People who called themselves “reasonable” kept telling me that my repertoire had “too much breadth and too little homogeneity.”  It made it difficult for people in the profession to label me into a recognized vocal category.  So, who needs to be labeled?  Had I been reasonable, I would still be poring over my Ph.D.  Besides, my ventures outside the recognized categories led me to a career that lacked nothing but monotony.

 In 1995 for the first time, in a production touring the Netherlands, I performed the part of Lady Macbeth, which was to become one of my signature parts. 

 Starting in 1994, I was performing in all major Italian houses in the most diverse selection of works and parts:  La Voix humaine (Trieste, Genova, Naples), Cavalleria Rusticana (Trieste, Bologna), L’heure Espagnoleand Le Secret De Suzanne (Trieste), Madama Butterfly (Naples, Venice, Cagliari, Torino), Macbeth (Genova, Cagliari, Torino).

 In 1996, with the production of Venice’s Fenice Theatre, I made my début in Warsaw in the wonderful part of Elisabetta in Don Carlo.  A few months later in London, I made my concurrent débuts in Nabucco at the Covent Garden Opera, and in the five-acts Italian version of Don Carloat the Royal Albert Hall, conducted by M° Bernard Haitink.

 After London, in 1997, Milan invited me onto the famous stage of La Scala to perform Ponchielli’s La Gioconda. My début in Milan was soon followed by other débuts in other famous houses:  Puccini’s Madama Butterfly at the San Francisco Opera, Verdi’s Jerusalem at Carnegie Hall in New York,Nabucco, Aida, and Tosca in the Roman arena of Verona, Nabucco in Zurich, Macbeth in Paris, and Tosca in Berlin.

 My constant hopscotch from one country to another was not without flattering rewards.  For example, in 1997, the Graz Opera in Austria had asked me to hop on a plane and replace their indisposed soprano in Madama Butterfly. During the dress rehearsal, as I was worried on stage as to whether they would like my Butterfly, they were worrying in the wing as to whether I would accept the monumental part of Salome, which, to my complete surprise, they offered me the moment I walked off stage.  It took me months to find the strength to accept the part.  Not until 1999 did I return to Graz asSalome, a part that has since brought me so much satisfaction and appreciation.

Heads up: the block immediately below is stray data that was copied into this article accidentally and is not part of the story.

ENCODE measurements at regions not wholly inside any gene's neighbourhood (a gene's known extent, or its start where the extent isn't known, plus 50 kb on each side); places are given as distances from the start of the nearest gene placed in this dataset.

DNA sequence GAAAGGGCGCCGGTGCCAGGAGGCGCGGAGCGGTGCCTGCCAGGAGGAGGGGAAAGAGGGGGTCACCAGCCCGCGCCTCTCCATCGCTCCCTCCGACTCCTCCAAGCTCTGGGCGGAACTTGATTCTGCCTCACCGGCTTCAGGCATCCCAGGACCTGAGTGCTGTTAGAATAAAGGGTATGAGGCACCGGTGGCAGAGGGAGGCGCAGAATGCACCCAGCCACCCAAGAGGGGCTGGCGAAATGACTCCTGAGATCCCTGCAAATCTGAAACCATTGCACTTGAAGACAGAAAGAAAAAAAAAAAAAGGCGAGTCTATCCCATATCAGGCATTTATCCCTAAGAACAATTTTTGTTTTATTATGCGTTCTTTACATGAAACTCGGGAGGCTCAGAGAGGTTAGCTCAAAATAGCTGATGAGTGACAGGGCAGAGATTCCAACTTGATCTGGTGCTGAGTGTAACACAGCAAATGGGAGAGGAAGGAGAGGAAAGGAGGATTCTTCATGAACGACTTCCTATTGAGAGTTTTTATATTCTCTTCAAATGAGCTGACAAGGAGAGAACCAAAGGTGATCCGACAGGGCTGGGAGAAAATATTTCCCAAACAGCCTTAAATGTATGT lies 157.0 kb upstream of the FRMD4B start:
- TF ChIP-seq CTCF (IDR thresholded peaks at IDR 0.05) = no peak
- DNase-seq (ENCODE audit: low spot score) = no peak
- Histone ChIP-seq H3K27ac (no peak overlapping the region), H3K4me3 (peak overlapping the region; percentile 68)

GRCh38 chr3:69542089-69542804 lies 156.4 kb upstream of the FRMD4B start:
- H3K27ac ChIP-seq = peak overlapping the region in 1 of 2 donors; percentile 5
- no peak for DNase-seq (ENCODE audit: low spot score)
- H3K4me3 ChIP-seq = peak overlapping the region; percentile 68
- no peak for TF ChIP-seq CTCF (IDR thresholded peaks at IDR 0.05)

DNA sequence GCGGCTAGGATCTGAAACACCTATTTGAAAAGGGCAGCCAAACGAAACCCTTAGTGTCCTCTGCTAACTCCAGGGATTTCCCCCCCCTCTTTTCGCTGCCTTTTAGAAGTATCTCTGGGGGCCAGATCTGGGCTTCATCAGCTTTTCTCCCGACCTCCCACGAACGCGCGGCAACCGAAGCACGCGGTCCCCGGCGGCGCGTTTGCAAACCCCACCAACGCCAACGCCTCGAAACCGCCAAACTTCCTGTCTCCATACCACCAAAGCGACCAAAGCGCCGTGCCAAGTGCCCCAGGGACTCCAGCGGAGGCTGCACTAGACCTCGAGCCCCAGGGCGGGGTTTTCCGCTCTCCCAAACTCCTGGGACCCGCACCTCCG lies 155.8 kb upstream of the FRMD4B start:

Then came Aida in Munich and, in 2000, first performances of Madama Butterfly at the Metropolitan Opera, Manon Lescaut at Opera Pacific, Ernani at the Madrid Opera, Aida at Macerata, Tosca in Paris and Tokyo, and Macbeth in Berlin.  The year 2001 brought me Tosca, again in Paris and in Chicago for my début there, Macbethat Brussels’ Théâtre de la Monnaie, and Norma in Macerata. 

 The year 2002 was equally prolific, as I sung Elektra’s Chrysothemis in Madrid under M° Daniel Barenboim’s baton, Butterfly in Tokyo under M° Chung, and the title part of Salome at the Kennedy Center in Washington.  In September and October, I had the privilege of returning to the Metropolitan Opera with M° Placido Domingo and M° James Levine to give my first performance of Andrea Chénier’s Magdalena.

 The 2003-2004 season was characterized by some significant first performances:  the title part of Turandot in Berlin with M° Kent Nagano; the part of the Empress in Strauss’s Die Frau Ohne Schatten, also in Berlin with M° Thielemann; the part of Minnie in Puccini’s La Fanciulla Del West in Zurich, the part of Amelia in Ballo in Maschera in Torino; Tosca at the Met and in Vienna, Butterfly in Chicago and Naples, as well as Nabucco and La Gioconda in Zurich.

 The abundance of 2003-2004 carried over to the 2004-2005 season:  Salome in Braunschweig and Athens with the Vienna Philharmonic, and in Rome with the Santa Cecilia Orchestra; Tosca, Nabucco and Fedora in Vienna; Salome in Tokyo; Tosca in Zurich, at the New York Metropolitan Opera, and in Washington, D.C.; and Aida in the Caracalla Therms of Rome, directed by M° Placido Domingo. 

 And now, if you feel like it, click on the News link for more information about the upcoming season.

 See you soon!